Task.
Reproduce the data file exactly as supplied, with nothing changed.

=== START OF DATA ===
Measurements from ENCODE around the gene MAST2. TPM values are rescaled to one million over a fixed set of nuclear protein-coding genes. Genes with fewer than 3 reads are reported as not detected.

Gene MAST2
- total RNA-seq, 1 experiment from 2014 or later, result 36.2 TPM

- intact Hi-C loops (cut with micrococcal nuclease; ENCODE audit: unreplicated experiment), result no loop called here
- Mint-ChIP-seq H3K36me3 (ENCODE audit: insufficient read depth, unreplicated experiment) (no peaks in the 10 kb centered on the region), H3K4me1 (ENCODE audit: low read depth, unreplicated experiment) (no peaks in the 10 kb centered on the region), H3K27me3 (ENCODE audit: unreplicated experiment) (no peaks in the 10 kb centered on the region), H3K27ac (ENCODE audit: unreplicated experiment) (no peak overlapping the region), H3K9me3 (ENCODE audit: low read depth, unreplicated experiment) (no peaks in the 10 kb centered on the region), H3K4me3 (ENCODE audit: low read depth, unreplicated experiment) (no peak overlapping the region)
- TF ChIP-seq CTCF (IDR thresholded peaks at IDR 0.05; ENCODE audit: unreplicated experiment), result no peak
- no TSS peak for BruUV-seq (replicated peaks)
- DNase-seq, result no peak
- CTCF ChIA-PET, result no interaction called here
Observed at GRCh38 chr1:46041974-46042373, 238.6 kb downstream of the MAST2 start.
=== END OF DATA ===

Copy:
Measurements from ENCODE around the gene MAST2. TPM values are rescaled to one million over a fixed set of nuclear protein-coding genes. Genes with fewer than 3 reads are reported as not detected.

Gene MAST2
- total RNA-seq, 1 experiment from 2014 or later, result 36.2 TPM

- intact Hi-C loops (cut with micrococcal nuclease; ENCODE audit: unreplicated experiment), result no loop called here
- Mint-ChIP-seq H3K36me3 (ENCODE audit: insufficient read depth, unreplicated experiment) (no peaks in the 10 kb centered on the region), H3K4me1 (ENCODE audit: low read depth, unreplicated experiment) (no peaks in the 10 kb centered on the region), H3K27me3 (ENCODE audit: unreplicated experiment) (no peaks in the 10 kb centered on the region), H3K27ac (ENCODE audit: unreplicated experiment) (no peak overlapping the region), H3K9me3 (ENCODE audit: low read depth, unreplicated experiment) (no peaks in the 10 kb centered on the region), H3K4me3 (ENCODE audit: low read depth, unreplicated experiment) (no peak overlapping the region)
- TF ChIP-seq CTCF (IDR thresholded peaks at IDR 0.05; ENCODE audit: unreplicated experiment), result no peak
- no TSS peak for BruUV-seq (replicated peaks)
- DNase-seq, result no peak
- CTCF ChIA-PET, result no interaction called here
Observed at GRCh38 chr1:46041974-46042373, 238.6 kb downstream of the MAST2 start.